MATLAB Programming/Handle Graphics

This book discusses some ways of manipulating graphics in MATLAB.

What is a handle?Edit

All of the graphics capabilities explained thus far are ways to generate plots without worrying much about the details. However, very often, you will want a plot that looks a very specific way. You can go into the GUI and change all of the settings every time, but this gets very tedious and wastes a lot of time. If you want a way to generate a plot that has the same look all the time, it is time to delve into the realm of handle graphics.

A handle is a floating-point scalar that points to a large list of different properties. Each element of a plot has its own properties, and its own handle. Handles are organized into a tree-structured hierarchy, starting from the handle for your monitor (named 0) and branching down to separate handles for children like axis labels, text annotations, error bars, and anything else that can go on a plot. Handles at all levels can be controlled interactively or adjusted programmatically, by changing the values of the handle properties using specific functions.

Monitor properties: the 0 handleEdit

Monitor properties are useful to know when designing graphic user interfaces. For example, you may want to check that a figure window fits inside the user's screen. In order to get a list of the properties of the screen, type:

>> get(0)

To get a specific property, type

>> get(0, 'propertyname');

See the documentation for a complete list of property names and what they mean.

Figure handlesEdit

A figure is essentially a window that acts as a container for one or more plots, uicontrols, and so on. It is the second highest level object you can create

To create a figure, use the figure function like so:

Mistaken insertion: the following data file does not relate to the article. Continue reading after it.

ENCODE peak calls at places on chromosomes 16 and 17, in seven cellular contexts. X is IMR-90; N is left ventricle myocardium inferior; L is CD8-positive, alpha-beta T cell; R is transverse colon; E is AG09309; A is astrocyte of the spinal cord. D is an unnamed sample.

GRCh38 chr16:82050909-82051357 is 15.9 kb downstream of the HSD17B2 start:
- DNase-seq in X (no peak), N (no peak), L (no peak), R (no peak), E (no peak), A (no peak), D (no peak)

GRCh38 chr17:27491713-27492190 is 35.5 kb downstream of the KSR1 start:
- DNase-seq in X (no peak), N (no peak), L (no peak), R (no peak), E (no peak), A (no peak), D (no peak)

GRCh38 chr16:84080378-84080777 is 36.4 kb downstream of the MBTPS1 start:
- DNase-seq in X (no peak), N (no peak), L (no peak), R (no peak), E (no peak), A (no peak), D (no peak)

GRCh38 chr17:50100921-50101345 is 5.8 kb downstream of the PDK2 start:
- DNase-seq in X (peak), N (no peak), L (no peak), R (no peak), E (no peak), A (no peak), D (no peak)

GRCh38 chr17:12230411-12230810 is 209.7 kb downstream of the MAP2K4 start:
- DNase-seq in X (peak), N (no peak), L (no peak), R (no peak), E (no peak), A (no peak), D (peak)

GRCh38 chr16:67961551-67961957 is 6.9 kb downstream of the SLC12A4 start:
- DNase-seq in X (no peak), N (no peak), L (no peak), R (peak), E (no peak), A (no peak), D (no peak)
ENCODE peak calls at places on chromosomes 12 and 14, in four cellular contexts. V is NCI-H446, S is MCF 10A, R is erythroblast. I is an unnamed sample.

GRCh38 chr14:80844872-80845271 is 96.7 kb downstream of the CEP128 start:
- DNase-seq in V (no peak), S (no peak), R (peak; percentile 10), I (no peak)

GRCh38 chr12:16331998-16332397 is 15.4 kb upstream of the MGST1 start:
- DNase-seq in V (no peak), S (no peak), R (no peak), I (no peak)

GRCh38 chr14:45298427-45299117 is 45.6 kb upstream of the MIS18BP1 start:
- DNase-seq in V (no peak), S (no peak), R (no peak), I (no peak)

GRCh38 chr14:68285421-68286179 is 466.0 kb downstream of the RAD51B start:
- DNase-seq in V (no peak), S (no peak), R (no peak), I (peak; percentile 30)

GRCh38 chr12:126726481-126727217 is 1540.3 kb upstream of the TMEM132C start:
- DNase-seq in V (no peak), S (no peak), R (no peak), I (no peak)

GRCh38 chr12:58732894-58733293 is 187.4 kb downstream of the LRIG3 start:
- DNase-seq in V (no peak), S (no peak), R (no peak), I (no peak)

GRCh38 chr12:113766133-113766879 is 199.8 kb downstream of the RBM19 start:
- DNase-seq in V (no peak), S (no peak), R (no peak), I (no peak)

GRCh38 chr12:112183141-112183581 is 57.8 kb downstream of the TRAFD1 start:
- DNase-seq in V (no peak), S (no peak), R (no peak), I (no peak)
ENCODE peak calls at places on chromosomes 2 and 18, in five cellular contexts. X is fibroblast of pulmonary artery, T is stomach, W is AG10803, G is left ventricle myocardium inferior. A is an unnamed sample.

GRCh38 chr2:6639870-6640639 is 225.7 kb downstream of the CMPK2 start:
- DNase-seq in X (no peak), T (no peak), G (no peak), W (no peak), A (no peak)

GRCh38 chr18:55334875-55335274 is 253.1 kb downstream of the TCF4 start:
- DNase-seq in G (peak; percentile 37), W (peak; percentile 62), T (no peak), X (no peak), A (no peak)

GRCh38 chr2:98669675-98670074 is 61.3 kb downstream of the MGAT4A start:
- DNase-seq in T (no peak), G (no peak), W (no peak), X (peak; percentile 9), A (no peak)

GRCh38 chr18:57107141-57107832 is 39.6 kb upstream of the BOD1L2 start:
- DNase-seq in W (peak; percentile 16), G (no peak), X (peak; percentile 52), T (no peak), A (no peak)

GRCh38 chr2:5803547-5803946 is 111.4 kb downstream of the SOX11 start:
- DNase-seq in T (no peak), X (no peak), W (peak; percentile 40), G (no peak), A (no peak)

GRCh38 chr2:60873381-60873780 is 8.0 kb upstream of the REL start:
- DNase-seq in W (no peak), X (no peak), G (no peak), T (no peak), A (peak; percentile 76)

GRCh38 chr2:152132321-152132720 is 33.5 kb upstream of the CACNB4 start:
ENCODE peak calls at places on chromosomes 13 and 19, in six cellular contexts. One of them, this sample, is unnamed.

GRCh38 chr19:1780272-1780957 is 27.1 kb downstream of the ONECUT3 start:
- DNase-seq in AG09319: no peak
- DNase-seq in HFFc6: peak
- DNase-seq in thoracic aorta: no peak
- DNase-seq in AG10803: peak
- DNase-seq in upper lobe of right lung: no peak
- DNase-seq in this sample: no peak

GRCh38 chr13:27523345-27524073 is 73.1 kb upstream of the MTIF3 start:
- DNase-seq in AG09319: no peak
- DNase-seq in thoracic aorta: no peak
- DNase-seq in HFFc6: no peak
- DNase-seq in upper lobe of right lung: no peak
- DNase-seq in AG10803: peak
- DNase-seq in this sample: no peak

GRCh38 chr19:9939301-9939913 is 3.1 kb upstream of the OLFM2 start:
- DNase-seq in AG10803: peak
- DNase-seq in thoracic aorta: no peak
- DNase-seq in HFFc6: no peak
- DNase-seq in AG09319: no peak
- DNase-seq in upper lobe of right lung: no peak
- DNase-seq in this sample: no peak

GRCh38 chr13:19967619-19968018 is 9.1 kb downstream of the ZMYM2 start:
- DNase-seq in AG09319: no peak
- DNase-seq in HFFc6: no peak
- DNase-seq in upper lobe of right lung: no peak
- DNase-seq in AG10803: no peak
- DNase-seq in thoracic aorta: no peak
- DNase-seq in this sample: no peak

>> fhandle = figure;

This creates a new figure window and stores all the figure data in the variable fhandle. You can also tell MATLAB to give the figure any number of properties at the same time as it's created using the syntax:

>> fhandle = figure('Propertyname1', value1, 'Propertyname2', value2, ...);

See the documentation "figure properties" page for a list of valid property names for figures.

You can close a figure and destroy its handle programmatically by using the close function:

>> close(fhandle);

If you close the figure, either by using the close function OR by hitting the 'X', you can no longer access the data, and attempts to do so will result in an error. Closing a figure also destroys all the handles to the axes and annotations that depended on it.

The get and set functionsEdit

MATLAB allows you to get any property of a figure handle (or actually any type of graphics handle, including axes, line objects, text objects, and so on) by using the 'get' function in the following manner:

>> h = figure;
>> propvar = get(h, 'Propertyname');

will store the property with name 'Propertyname' in the variable propvar. With the 'get' function you can only get one property at a time.